Lately, icons have witnessed a growing wave of interest in the view of enhancing transparency and clarity of data processing practices in mandated disclosures. Although benefits in terms of comprehensibility, noticeability, navigability of the information and user’s attention and memorization can be expected, they should also be supported by decisive empirical evidence about the efficacy of the icons in specific contexts. Misrepresentation, oversimplification, and improper salience of certain aspects over others are omnipresent risks that can drive data subjects to wrong conclusions. Cross-domain and international standardization of visual means also poses a serious challenge: if on the one hand developing standards is necessary to ensure widespread recognition and comprehension, each domain and application presents unique features that can be hardly established, and imposed, in a top-down manner. This article critically discusses the above issues and identifies relevant open questions for scientific research. It also provides concrete examples and practical suggestions for researchers and practitioners that aim to implement transparency-enhancing icons in the spirit of the General Data Protection Regulation (GDPR). [less ▲]

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See detailSystematization of threats and requirements for private messaging with untrusted servers. The case of E-mailing and instant messaging
Symeonidis, Iraklis UL; Lenzini, Gabriele UL

in International Conference on Information Systems Security and Privacy, Malta 25-27 February 2020 (2020, February)

Modern email and instant messaging applications often offer private communications. In doing so, they share common concerns about how security and privacy can be compromised, how they should face similar ... [more ▼]

Modern email and instant messaging applications often offer private communications. In doing so, they share common concerns about how security and privacy can be compromised, how they should face similar threats, and how to comply with comparable system requirements. Assuming a scenario where servers may not be trusted, we review and analyze a list of threats specifically against message delivering, archiving, and contact synchronization. We also describe a list of requirements intended for whom undertakes the task of implementing secure and private messaging. The cryptographic solutions available to mitigate the threats and to comply with the requirements may differ, as the two applications are built on different assumptions and technologies. [less ▲]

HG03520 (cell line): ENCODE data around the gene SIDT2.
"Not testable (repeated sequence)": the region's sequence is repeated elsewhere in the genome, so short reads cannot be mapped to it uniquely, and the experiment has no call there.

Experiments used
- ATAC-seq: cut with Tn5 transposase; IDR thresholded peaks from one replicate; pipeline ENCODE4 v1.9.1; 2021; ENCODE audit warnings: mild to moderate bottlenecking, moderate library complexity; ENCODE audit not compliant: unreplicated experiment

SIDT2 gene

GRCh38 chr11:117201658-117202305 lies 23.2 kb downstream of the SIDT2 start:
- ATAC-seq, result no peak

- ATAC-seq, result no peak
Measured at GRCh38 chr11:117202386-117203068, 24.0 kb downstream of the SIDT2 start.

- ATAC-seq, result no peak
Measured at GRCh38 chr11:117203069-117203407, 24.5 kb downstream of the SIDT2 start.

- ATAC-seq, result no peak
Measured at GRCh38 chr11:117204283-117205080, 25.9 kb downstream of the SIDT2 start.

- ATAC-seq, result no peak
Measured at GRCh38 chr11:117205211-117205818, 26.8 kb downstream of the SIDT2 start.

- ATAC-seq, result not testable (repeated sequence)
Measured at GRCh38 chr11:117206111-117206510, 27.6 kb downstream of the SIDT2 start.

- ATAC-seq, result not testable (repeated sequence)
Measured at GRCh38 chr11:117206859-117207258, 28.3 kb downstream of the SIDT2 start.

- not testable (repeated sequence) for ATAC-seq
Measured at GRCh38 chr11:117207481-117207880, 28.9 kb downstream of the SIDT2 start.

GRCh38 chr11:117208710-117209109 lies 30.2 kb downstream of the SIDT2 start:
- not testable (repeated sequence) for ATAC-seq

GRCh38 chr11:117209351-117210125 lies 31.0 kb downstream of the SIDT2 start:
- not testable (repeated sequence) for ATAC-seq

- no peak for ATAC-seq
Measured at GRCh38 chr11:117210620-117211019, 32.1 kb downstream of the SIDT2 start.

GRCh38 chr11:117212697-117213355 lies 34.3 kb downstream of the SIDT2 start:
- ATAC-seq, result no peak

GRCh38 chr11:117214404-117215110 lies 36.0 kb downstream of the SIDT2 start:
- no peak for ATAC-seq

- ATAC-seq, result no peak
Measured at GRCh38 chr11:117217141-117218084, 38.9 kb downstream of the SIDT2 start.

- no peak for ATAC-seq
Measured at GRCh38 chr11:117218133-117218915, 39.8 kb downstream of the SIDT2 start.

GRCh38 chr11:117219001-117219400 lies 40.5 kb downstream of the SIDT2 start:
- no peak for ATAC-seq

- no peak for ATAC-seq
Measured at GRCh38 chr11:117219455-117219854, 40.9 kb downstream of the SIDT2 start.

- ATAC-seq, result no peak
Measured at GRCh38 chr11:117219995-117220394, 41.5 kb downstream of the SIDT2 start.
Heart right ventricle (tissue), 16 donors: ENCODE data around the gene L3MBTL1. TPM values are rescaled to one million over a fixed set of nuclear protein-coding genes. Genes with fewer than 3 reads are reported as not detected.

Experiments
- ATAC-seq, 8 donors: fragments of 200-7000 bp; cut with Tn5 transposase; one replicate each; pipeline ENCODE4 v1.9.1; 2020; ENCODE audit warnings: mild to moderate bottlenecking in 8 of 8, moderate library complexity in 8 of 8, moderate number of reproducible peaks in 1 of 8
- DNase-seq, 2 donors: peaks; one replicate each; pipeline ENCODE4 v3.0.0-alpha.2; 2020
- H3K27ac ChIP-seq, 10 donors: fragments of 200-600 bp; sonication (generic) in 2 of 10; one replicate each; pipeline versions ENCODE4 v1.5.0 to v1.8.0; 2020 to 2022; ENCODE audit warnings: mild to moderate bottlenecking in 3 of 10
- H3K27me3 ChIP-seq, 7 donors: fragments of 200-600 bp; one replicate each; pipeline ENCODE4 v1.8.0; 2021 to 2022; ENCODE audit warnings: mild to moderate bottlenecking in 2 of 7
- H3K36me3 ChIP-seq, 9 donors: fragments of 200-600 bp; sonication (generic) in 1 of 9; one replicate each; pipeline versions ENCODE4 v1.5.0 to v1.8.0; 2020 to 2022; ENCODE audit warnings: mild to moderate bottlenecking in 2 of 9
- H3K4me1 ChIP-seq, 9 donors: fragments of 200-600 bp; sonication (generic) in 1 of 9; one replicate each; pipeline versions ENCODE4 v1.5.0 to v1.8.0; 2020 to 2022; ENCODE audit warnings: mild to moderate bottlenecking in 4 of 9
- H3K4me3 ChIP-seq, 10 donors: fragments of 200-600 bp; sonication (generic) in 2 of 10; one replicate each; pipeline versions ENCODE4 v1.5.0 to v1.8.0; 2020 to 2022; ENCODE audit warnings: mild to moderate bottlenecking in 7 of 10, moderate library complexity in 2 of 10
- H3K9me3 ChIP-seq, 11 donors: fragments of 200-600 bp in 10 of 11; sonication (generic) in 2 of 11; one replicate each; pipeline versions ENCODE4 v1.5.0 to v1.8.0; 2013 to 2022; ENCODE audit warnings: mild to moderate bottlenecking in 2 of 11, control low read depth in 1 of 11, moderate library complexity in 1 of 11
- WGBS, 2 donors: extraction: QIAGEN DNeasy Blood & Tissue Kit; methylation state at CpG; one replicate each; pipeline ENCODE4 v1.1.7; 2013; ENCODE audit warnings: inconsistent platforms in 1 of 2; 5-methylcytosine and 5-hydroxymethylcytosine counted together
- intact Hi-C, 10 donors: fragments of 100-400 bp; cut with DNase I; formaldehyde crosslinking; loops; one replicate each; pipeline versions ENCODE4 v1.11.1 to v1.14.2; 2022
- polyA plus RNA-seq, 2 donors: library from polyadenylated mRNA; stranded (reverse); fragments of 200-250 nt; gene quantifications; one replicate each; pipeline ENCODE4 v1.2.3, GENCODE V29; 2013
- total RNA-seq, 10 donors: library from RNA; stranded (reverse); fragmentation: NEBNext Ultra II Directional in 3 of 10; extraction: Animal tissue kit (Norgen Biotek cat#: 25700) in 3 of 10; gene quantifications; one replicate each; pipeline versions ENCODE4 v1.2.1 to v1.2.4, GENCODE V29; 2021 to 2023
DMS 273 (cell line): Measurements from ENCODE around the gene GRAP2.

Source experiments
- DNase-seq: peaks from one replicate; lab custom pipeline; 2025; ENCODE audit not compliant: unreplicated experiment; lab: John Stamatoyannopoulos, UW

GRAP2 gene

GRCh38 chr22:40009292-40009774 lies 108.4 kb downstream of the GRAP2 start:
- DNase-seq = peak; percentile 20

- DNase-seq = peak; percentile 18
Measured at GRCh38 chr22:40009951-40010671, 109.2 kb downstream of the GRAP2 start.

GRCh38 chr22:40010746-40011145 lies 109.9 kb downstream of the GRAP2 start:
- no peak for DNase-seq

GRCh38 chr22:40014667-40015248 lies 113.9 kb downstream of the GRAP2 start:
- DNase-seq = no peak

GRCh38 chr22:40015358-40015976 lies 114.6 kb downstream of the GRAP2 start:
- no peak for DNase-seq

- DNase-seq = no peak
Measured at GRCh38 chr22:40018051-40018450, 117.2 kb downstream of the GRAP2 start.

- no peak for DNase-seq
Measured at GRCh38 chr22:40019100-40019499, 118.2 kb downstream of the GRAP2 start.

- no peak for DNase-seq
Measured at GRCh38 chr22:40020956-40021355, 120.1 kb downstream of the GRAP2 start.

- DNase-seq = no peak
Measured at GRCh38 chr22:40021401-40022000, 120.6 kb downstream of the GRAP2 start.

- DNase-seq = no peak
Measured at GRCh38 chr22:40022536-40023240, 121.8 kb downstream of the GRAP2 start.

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See detailEvaluating ambiguity of privacy indicators in a secure email app
Stojkovski, Borce UL; Lenzini, Gabriele UL

in Loreti, Michele; Spalazzi, Luca (Eds.) Proceedings of the Fourth Italian Conference on Cyber Security, Ancona Italy, February 4th to 7th, 2020 (2020)

Informing laymen of security situations is a notoriously hard problem. Users are usually not cognoscenti of all the various secure and insecure situations that may arise, and this can be further worsened ... [more ▼]

Informing laymen of security situations is a notoriously hard problem. Users are usually not cognoscenti of all the various secure and insecure situations that may arise, and this can be further worsened by certain visual indicators that instead of helping users, fail to convey clear and unambiguous messages. Even in well-established and studied applications, like email clients providing end-to-end encryption, the problem seems far from being solved. Motivated to verify this claim, we studied the communication qualities of four privacy icons (in the form of coloured shapes) in conveying specific security messages, relevant for a particular secure emailing system called p≡p. We questioned 42 users in three different sessions, where we showed them 10 privacy ratings, along with their explanations, and asked them to match the rating and explanation with the four privacy icons. We compared the participants’ associations to those made by the p≡p developers. The results, still preliminary, are not encouraging. Except for the two most extreme cases, Secure and trusted and Under attack, users almost entirely missed to get the indicators’ intended messages. In particular, they did not grasp certain concepts such as Unsecure email and Secure email, which in turn were fundamental for the engineers. Our work has certain limitations and further investigation is required, but already at this stage our research calls for a closer collaboration between app engineers and icon designers. In the context of p≡p, our work has triggered a deeper discussion on the icon design choices and a potential revamp is on the way. [less ▲]